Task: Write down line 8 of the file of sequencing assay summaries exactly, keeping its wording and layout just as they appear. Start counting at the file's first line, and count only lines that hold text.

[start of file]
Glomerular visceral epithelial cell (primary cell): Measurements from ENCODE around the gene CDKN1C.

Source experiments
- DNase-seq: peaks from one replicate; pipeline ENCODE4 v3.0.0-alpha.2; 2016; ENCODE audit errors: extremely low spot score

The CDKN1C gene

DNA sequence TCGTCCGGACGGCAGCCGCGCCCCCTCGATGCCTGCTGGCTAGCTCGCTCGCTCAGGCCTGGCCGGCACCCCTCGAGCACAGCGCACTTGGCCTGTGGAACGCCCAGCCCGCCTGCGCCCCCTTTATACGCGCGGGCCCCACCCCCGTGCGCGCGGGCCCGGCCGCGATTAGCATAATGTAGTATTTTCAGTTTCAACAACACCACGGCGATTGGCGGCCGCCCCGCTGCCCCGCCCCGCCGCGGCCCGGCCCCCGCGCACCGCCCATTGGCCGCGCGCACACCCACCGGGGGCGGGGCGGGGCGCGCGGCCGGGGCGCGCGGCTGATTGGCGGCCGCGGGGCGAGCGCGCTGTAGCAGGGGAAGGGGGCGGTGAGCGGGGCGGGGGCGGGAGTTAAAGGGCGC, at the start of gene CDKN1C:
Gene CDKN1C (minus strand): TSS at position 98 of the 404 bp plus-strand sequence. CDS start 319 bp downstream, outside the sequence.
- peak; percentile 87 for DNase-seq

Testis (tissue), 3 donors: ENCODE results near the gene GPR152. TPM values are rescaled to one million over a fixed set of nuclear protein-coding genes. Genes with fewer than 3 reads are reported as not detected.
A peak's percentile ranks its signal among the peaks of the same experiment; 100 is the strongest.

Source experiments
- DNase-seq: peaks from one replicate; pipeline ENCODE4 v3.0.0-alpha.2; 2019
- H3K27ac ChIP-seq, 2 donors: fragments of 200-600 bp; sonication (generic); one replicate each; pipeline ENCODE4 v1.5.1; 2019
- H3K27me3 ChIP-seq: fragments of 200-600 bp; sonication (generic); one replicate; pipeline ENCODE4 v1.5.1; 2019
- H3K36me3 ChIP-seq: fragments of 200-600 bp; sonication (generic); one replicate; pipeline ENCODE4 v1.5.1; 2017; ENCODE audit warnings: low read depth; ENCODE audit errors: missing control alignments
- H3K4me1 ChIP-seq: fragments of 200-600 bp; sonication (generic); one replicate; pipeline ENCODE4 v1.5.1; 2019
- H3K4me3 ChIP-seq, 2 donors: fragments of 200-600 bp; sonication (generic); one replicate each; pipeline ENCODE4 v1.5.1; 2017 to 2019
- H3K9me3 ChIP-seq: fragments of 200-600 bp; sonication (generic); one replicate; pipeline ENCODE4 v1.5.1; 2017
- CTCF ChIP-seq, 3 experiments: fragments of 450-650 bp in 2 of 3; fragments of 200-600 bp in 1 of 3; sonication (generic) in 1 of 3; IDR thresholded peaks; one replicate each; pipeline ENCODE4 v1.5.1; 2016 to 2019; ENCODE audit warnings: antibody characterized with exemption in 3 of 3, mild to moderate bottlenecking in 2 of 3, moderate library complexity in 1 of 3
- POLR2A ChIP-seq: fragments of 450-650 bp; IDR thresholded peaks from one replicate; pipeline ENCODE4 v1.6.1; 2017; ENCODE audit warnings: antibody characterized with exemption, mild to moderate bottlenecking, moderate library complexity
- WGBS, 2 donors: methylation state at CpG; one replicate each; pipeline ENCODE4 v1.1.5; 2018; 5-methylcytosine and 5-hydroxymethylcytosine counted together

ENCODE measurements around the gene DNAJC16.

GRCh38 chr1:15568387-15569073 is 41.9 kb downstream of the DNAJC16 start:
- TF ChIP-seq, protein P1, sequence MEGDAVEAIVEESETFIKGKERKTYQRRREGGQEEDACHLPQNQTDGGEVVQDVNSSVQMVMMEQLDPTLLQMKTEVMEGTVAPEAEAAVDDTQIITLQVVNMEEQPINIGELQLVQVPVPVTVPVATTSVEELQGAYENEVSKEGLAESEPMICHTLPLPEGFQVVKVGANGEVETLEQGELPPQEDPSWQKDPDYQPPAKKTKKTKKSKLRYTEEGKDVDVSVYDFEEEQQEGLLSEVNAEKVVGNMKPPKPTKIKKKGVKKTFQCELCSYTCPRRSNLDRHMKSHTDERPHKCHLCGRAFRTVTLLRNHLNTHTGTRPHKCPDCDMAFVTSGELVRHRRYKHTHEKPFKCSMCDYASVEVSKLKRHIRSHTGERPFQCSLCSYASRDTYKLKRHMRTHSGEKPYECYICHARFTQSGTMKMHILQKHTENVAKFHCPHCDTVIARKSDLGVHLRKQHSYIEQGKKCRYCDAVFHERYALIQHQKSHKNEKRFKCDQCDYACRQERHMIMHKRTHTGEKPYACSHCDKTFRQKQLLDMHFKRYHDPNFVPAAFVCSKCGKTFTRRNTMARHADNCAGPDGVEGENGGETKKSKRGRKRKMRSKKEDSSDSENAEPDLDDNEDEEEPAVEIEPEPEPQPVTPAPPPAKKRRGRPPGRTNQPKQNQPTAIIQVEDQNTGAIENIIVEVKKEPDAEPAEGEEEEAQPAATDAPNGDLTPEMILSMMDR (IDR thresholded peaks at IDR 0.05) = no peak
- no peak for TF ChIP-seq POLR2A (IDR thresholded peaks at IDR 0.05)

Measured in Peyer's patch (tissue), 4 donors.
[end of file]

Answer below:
Testis (tissue), 3 donors: ENCODE results near the gene GPR152. TPM values are rescaled to one million over a fixed set of nuclear protein-coding genes. Genes with fewer than 3 reads are reported as not detected.